Introduction to AWS Aurora
AWS Aurora is a managed database service offering from amazon cloud. This is one of the widely used services for data storage for low latency and transactional data storage and processing. The AWS aurora service provides the comprehensive features of open source databases like MySQL and PostgreSQL along with enterprise standard reliability and scalability. It works with a clustered approach with data replication in the AWS availability zone for efficient data availability. It works much faster compared to the native MySQL and PostgreSQL databases with low server maintenance feasibility. It supports high storage capacity which can scale up to 64 Terabytes of database size for enterprise implementation.
What is AWS Aurora?
AWS Aurora is a relational database built with a cloud that is fully managed. It is compatible with MySQL and Postgresql. Developer & DBA already know how to deal with MySQL and PostgreSQL. Aurora will give you a combination of the speed and reliability of an enterprise database with the cost-effectiveness and simplicity of an open-source database. If your current application is developed with MySQL or Postgresql you can use Aurora. Aurora can deliver speed and throughput up to 5 times of MySQL and 3 times of PostgreSQL with your existing system means you won’t require to change your existing system.
Aurora is packed with high-performance subsystems. It is MySQL and PostgreSQL engines that can take advantage of fast distributed storage. The underlying storage can be scaled up automatically upto 64 tebibytes (TiB). Standardizing and automating database clustering and replication which are considered to be the most challenging and important aspects of database configuration and management are handled easily with Aurora. Aurora is fully managing the database as its part of the Amazon Relational Database Service (Amazon RDS). Amazon RDS is a web service where you get a database to overcloud that can be easily set up, scaled up, and managed.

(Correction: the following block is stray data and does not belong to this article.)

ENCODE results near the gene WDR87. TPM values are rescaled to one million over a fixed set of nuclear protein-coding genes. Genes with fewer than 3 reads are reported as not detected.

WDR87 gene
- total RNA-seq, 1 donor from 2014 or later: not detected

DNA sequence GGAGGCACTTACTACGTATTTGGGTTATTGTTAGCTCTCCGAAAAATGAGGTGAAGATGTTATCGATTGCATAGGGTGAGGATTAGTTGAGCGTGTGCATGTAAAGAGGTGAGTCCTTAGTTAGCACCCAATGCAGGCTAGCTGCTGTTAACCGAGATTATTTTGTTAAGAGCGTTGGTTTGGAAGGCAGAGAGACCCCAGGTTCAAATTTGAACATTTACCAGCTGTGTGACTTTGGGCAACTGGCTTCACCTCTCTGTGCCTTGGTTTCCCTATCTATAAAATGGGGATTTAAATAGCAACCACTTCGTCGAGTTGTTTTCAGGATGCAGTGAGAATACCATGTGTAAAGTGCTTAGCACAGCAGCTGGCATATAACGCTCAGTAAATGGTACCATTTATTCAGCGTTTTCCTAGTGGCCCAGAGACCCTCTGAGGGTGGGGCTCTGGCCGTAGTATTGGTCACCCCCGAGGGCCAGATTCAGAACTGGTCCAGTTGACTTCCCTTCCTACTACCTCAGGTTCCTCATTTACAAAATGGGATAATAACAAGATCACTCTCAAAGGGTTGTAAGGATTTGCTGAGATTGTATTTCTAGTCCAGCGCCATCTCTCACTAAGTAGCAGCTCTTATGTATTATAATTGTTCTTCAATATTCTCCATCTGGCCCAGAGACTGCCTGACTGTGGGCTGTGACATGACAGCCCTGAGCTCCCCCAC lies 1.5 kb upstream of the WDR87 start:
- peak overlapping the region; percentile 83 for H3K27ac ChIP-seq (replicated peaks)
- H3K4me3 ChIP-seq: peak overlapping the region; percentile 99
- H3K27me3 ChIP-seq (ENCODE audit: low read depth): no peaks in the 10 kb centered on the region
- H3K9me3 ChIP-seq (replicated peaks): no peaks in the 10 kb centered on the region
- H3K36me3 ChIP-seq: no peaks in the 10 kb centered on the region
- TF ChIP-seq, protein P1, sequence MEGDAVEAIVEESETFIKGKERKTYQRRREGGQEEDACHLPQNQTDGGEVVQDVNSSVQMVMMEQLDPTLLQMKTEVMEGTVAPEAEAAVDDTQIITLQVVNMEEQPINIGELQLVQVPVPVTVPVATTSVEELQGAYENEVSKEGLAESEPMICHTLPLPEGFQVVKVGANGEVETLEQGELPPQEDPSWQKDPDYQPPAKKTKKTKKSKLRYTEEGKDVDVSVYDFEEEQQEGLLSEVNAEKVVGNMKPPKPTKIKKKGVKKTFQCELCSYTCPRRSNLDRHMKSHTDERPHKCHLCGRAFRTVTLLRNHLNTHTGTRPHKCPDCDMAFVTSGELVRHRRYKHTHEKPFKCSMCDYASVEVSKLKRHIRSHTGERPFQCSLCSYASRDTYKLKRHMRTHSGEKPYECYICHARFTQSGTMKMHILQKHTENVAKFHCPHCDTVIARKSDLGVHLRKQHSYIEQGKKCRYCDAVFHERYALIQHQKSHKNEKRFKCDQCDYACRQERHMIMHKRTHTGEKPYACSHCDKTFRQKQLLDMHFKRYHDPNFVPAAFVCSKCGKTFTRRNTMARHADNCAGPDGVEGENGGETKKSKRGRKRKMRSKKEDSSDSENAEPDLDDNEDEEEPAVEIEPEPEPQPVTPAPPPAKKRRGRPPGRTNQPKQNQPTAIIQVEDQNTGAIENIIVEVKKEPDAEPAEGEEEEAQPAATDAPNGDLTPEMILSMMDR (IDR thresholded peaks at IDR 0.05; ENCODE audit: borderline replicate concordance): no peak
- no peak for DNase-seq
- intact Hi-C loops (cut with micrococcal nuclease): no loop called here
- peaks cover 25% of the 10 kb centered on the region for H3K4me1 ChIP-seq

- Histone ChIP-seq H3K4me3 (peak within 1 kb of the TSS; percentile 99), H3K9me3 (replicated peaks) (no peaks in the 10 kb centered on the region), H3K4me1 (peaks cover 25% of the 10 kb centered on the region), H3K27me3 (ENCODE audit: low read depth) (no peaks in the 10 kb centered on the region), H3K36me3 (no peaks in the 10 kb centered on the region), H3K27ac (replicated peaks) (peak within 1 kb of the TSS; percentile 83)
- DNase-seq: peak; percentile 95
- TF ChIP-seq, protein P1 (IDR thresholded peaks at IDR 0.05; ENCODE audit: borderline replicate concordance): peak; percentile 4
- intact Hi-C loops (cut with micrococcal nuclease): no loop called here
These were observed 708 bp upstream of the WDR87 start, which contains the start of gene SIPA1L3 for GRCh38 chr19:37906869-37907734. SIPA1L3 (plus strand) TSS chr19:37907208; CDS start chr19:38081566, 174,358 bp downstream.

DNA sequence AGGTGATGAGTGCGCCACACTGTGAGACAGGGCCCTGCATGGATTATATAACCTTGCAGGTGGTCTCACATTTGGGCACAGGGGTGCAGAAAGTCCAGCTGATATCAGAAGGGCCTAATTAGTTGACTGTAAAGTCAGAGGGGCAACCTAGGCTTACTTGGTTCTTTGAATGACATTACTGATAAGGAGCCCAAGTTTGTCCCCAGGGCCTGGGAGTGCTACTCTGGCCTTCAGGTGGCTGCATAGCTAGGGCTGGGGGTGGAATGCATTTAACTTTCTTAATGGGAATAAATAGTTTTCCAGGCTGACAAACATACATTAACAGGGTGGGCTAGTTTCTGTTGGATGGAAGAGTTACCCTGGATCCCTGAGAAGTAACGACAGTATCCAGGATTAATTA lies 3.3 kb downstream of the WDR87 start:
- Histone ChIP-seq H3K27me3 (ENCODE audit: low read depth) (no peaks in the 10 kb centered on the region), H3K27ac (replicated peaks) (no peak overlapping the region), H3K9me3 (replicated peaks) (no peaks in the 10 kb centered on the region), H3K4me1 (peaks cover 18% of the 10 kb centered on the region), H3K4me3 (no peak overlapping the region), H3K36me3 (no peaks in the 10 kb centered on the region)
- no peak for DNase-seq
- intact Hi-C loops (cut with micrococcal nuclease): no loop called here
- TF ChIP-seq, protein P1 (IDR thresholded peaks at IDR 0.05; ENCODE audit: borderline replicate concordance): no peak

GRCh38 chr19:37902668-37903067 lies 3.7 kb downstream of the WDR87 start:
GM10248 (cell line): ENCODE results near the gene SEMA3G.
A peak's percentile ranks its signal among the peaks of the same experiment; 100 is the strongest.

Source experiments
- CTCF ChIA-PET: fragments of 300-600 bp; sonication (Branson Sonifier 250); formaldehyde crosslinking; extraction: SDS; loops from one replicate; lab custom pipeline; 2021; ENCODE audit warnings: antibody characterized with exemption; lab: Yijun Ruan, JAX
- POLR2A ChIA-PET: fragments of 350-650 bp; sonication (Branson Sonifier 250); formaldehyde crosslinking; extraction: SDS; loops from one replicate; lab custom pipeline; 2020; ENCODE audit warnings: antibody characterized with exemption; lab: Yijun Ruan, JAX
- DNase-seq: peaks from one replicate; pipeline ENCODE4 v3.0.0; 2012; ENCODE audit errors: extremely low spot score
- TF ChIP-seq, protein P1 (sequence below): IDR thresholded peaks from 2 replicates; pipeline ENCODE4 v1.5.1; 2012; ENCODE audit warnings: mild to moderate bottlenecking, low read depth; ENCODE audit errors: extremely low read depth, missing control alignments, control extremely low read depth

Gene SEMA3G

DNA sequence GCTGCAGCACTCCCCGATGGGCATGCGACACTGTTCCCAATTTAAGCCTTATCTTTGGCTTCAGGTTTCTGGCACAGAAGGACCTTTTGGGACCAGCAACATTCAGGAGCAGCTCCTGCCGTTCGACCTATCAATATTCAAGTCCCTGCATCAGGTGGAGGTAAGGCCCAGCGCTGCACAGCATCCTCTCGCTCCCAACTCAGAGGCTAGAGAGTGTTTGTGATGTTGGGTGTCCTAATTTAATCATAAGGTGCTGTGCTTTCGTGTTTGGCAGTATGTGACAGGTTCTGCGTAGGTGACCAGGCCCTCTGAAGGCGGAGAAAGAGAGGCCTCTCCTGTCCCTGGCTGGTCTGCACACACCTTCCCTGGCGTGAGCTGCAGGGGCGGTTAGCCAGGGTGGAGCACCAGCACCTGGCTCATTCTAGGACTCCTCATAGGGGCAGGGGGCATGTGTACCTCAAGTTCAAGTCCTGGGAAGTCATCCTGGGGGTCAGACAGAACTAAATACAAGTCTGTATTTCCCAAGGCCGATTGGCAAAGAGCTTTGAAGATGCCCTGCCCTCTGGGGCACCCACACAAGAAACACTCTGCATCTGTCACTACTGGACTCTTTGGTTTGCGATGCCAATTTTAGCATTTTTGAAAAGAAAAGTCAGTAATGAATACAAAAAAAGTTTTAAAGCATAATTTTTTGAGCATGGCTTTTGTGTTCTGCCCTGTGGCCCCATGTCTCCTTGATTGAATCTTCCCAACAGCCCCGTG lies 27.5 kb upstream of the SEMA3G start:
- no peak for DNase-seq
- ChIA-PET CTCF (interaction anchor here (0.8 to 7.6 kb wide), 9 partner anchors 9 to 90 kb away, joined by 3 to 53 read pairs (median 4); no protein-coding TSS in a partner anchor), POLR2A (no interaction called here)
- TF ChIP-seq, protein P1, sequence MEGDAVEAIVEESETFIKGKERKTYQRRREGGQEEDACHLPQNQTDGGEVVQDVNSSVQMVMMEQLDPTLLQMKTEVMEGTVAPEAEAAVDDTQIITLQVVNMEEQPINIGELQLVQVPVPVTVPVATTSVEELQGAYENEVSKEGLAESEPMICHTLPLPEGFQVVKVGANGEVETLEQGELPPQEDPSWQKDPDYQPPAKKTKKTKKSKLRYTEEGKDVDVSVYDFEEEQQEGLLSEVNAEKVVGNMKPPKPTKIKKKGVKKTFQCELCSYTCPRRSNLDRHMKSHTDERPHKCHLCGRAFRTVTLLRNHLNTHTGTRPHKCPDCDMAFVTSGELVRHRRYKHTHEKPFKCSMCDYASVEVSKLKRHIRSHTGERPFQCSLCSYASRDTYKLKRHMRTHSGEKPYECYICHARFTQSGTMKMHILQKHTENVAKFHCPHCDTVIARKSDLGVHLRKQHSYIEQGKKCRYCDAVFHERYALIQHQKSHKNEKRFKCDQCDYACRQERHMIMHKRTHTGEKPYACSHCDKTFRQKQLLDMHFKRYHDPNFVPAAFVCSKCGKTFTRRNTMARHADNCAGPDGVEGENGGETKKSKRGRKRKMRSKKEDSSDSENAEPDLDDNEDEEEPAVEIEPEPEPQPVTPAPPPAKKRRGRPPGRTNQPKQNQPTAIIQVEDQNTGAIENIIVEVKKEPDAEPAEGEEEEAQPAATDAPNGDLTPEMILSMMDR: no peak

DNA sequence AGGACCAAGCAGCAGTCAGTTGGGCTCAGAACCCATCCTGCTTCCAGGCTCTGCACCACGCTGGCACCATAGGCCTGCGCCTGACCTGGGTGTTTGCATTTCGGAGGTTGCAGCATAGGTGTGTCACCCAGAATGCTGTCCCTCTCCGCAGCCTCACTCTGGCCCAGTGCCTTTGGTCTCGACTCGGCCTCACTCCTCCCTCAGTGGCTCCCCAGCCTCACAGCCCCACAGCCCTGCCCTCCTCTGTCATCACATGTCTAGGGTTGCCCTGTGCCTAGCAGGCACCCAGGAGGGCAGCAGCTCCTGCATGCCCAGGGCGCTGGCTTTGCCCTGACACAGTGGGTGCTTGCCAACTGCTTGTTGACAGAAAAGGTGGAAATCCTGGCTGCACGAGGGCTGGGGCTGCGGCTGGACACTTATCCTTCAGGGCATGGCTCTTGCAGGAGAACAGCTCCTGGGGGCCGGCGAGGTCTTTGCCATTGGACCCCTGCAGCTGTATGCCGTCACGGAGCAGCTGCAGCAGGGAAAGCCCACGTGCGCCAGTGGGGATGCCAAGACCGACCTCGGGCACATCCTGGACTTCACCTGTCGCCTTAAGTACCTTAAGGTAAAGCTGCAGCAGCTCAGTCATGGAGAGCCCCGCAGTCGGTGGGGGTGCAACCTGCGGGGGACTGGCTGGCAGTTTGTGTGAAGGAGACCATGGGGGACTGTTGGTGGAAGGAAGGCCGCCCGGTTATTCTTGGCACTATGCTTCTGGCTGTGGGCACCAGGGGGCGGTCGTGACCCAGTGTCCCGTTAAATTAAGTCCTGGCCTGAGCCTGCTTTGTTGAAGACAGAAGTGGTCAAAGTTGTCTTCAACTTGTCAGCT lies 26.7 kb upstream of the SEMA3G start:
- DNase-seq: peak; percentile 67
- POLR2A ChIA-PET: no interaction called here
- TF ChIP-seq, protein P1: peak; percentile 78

How Aurora relates to Engines of Amazon RDS?
The following points will illustrate how standard engines of Amazon RDS i.e, MySQL and PostgreSQL relates to Aurora:
- While setting up new database servers with Amazon RDS you choose Aurora as a DB engine option.
- If you are familiar with Amazon RDS then you would find it easy to set up Aurora. You can use Amazon RDS management console to set up clusters of Aurora, CLI commands and API to handle database routine tasks such as backup, recovery, repair, and others.
- Aurora’s automatic clustering and replication and other management operations are managed over the entire cluster of database servers, not just one instance that lets you easily and with low cost can handle your large MySQL and PostgreSQL servers.
- Your existing data in Amazon RDS for MySQL and PostgreSQL can be brought to Aurora by replication or using snapshots. There is another feature which is push-button migration that can be used to convert your existing Amazon RDS MySQL and PostgreSQL to Aurora.
How Aurora Works?
Aurora DB cluster consists of Primary DB and Aurora replica DB and a cluster volume to manage the data for those DB instances. Aurora cluster volume is not a physical but a virtual database storage volume that spans over multiple Availability Zone to support global applications better. Each zone has its copy of DB cluster data.